Public PC Installation

Situation:

We had a student information system based on VT-520's and a text mode browser running on Unix. Now we want to replace this with a more modern system since the web-based student information systems require a graphical browser. The browser has to be as maintenance-free as the terminals and be as much remote-manageable as the terminals.

Solution:

Since we have to use MS Internet Explorer (because of Hebrew), we decided to build the public PC on Windows NT. We secured the computer and installed a restricted web-browser (ResBrowser) that limits the user to browse only on the intranet. The computer boots directly into this browser and does not offer the usual Windows user interface, but runs the browser as full-screen kiosk application. Remote management is done using the standard Windows NT remote management tools (remote regedit, remote command, windows network). To ensure maximum protection we completely lock the computer via remote regedit. We also employ VNC for visual remote control.

Installation:

In order to achieve a maximum protected environment on NT we followed the following installation path:

  1. Windows NT General Setup
  2. Public User Setup
  3. Task Manager
  4. Ctrl-Alt-Del
  5. Boot
  6. Auto Logout
  7. Windows NT Explorer
  8. Internet Explorer (ResBrowser is an IE wrapper)
  9. Scheduled Items & Services
  10. Registry

1. Windows NT General Setup

The NT 4 setup is rather simple. After installing NT on NTFS, the latest service pack, IE 5 and the latest Resource Kit we use C2Setup from the Resource Kit to close many security holes (like boot and file system). Nevertheless we found out that IE 5 doesn't run well when it has only read rights on the system directories, so we gave the public user the usual Change rights (that come with the NT installation). Network setup is TCP/IP only with the Windows Network. We disable the Computer Browser service to prevent the public computer from participating in existing Windows networks, it is sufficient to know the computers IP address to access it from the network. I also had to increase the Registry Size after installing IE 5.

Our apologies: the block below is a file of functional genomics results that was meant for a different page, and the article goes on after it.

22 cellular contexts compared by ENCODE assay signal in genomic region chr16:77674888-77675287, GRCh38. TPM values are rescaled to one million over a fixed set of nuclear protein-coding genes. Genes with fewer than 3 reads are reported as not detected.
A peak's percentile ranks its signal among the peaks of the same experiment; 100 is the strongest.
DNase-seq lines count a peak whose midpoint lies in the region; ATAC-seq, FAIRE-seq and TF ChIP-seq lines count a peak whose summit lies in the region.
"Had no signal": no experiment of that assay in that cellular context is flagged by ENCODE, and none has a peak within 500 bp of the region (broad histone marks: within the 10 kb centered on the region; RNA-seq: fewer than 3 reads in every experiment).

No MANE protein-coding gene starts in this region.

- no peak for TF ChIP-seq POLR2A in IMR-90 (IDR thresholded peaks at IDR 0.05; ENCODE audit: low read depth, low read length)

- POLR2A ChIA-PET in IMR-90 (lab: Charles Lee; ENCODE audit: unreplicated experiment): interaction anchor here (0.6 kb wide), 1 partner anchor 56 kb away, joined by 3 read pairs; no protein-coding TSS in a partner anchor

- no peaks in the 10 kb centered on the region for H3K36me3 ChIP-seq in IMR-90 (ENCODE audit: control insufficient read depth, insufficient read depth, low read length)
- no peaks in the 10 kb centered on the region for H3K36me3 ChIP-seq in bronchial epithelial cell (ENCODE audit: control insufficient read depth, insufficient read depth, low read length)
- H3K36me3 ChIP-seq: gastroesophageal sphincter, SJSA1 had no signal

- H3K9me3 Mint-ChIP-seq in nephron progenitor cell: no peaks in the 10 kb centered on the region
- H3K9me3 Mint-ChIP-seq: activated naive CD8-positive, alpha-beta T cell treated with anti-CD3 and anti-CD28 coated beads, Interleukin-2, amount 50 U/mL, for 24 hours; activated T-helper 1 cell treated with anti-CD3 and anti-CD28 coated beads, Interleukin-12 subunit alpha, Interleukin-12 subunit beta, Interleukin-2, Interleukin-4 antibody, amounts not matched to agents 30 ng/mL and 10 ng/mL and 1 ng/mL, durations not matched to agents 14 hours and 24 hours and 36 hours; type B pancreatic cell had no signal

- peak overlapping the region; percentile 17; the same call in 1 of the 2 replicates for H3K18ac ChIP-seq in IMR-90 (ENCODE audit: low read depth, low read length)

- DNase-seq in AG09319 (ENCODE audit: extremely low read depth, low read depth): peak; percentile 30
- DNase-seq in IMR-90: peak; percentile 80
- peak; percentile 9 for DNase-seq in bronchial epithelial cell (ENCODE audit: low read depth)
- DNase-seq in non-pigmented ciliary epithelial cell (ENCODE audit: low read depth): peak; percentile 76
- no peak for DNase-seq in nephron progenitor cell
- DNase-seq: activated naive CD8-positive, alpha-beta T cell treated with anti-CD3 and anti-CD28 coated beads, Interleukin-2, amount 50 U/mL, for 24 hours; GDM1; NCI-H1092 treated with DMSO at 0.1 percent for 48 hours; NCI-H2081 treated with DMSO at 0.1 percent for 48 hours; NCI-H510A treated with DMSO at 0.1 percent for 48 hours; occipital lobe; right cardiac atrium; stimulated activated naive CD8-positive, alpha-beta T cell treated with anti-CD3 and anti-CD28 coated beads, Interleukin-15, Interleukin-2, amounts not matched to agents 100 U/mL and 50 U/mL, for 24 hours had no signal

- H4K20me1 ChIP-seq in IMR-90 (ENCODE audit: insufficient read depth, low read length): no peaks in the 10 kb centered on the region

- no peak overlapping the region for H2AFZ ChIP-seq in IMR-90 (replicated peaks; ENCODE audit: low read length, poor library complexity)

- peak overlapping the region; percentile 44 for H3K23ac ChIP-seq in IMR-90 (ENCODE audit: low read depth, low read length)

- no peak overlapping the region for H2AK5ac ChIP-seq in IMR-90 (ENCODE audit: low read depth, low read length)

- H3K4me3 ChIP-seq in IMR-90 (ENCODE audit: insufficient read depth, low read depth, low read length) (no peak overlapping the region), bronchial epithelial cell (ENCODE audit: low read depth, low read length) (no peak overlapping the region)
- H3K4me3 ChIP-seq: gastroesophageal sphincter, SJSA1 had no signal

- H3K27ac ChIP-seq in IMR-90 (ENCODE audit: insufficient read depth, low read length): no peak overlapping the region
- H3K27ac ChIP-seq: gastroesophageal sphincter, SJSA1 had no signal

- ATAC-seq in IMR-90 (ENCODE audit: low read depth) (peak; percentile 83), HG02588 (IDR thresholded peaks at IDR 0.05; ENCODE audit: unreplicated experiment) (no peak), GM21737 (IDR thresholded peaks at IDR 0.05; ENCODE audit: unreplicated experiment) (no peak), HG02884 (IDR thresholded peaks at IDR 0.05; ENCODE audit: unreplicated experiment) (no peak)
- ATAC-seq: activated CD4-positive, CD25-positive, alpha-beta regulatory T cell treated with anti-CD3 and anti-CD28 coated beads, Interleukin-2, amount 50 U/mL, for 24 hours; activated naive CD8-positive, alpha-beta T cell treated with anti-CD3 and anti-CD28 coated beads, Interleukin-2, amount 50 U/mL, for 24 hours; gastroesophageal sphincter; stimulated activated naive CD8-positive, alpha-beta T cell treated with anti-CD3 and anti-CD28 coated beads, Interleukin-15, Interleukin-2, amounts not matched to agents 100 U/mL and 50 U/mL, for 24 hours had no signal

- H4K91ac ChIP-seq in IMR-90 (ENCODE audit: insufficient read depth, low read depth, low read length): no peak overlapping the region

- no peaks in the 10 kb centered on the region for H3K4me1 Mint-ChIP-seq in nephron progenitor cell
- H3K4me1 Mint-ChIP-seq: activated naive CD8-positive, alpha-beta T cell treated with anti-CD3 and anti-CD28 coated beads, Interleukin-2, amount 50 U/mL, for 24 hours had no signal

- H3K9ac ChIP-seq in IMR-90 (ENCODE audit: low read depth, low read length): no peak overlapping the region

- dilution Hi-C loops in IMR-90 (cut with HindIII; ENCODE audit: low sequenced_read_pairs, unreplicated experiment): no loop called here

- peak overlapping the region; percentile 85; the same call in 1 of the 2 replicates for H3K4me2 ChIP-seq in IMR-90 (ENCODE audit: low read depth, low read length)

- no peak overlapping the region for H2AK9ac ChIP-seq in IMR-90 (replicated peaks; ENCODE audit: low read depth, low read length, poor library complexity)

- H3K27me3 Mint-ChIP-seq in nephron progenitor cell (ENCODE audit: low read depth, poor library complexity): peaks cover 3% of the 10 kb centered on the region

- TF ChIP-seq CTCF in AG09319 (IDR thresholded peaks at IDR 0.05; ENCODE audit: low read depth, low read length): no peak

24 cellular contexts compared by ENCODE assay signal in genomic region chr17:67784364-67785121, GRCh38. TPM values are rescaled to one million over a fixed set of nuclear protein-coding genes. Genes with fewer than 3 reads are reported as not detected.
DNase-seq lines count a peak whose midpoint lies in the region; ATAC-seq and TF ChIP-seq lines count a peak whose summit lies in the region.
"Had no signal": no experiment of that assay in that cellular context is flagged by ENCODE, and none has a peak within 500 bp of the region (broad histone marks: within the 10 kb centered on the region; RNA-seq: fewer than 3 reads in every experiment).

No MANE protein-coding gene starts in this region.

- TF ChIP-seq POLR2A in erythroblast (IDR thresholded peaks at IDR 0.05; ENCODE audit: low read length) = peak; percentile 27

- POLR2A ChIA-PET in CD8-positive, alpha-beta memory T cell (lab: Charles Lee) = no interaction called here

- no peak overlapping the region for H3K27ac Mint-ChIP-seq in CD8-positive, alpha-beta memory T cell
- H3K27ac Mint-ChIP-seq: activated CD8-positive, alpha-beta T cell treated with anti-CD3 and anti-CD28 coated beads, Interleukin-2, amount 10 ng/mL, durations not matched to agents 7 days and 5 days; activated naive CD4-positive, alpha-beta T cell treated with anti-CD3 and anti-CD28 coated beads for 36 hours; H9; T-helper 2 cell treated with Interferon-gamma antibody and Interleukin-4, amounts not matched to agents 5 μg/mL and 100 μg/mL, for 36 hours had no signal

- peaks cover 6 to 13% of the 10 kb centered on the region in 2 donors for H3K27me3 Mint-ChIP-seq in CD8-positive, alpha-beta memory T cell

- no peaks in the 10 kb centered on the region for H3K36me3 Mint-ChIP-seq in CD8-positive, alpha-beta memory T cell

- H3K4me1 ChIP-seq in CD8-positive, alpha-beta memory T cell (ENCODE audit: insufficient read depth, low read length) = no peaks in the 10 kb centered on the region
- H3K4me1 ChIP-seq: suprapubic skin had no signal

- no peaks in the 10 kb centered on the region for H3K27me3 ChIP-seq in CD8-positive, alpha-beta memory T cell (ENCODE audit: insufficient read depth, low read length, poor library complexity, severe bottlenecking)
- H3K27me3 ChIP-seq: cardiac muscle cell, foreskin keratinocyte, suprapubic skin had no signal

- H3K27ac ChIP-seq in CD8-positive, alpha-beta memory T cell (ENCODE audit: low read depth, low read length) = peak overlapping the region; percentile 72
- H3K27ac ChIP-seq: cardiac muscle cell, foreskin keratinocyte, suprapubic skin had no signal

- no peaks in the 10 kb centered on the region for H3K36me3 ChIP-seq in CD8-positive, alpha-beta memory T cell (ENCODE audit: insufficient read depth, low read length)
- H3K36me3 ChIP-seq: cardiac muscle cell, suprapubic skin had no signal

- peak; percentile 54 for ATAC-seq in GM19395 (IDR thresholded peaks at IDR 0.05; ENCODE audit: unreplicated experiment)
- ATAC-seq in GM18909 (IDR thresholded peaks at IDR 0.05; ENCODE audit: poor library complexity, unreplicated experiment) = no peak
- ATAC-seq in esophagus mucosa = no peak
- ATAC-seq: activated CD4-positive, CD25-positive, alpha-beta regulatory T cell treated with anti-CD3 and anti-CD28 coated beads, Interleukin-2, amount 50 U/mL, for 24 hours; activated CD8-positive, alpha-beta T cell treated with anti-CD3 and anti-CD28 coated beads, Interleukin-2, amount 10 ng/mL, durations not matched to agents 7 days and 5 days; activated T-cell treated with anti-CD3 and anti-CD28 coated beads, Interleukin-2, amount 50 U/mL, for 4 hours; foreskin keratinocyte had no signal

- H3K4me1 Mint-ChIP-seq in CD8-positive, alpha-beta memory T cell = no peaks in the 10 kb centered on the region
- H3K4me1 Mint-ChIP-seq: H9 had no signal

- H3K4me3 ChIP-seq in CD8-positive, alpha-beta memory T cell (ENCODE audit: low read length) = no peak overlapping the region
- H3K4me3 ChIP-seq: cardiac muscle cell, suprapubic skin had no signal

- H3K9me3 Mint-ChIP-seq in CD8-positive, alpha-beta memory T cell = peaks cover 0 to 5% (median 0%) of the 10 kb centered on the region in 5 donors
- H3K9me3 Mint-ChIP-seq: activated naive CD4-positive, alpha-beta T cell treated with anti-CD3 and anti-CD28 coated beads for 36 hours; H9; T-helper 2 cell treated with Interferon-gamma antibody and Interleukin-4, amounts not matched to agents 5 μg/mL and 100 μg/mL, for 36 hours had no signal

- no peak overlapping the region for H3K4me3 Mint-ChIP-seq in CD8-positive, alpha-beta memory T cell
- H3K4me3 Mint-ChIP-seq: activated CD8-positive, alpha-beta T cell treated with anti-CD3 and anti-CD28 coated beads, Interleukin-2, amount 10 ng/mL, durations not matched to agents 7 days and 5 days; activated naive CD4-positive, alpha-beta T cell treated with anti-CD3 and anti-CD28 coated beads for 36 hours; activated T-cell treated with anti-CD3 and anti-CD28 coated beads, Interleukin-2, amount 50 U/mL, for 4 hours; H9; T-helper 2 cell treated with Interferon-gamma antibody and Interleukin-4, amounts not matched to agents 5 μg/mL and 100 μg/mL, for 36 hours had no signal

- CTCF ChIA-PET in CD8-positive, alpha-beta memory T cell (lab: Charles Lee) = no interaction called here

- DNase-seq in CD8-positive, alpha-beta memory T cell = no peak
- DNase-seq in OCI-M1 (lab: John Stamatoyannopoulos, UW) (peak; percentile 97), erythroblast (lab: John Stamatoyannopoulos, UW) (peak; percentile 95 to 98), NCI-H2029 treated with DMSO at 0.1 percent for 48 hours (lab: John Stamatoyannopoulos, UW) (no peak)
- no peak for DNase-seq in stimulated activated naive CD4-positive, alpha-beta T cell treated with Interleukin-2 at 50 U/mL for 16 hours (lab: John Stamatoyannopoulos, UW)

2. Public User Setup

Since we did not want the public browser to be logged on as Administrator we changed the Guest account into the public account (by renaming it and changing it's settings). The public user does not belong to any group (Except everyone which is built-in), has no password (important for the auto-login), no right to change the password and no timeouts (for password etc.). After creating the user in this manner we log on as public and set up the Internet Explorer and the screen saver (see above, logs out automatically). All further user setup can be done via regedit32 from another computer.

3. Task Manager

Since we use ResBrowser as shell we have to leave some backdoor open for the administrator. This backdoor is the Task Manager (%SYSTEM32%\TASKMGR.EXE). We change the file security permissions for TASKMGR.EXE so that the user administrator has Full Access to it, while the user public has No Access to it. Thus when the computer is running in normal kiosk user mode (logged in as public) the user has no access to run the Task Manager and Ctrl-Shift-ESC as well as choosing "Task Manager" from the "Windows NT Security" screen have no effect. When the administrator logs onto the computer, the Task Manager is available and through it the administrator can run all relevant programs (like EXPLORER.EXE or MUSRMGR.EXE).

4. Ctrl-Alt-Del

I did not find a convenient way to completely disable Ctrl-Alt-Del. Nevertheless I think it's even beneficiary to leave it since through it a benevolent user can restart a stuck computer (don't forget, we talk Windows), while the possibilities to damage are more or less nil. The Change Password dialog pops up but I disabled the right to change the password so that this is mostly cosmetics. Logging Off logs of and then the computer automatically logs on again and returns to the opening screen of the public browser. Locking the Workstation is less pleasant, but everybody can unlock it by pressing the OK button since the public user has no password. The Task Manager can not be run (see above) and the last option, Shutdown, is even welcome since somebody can restart the computer if necessary

5. Boot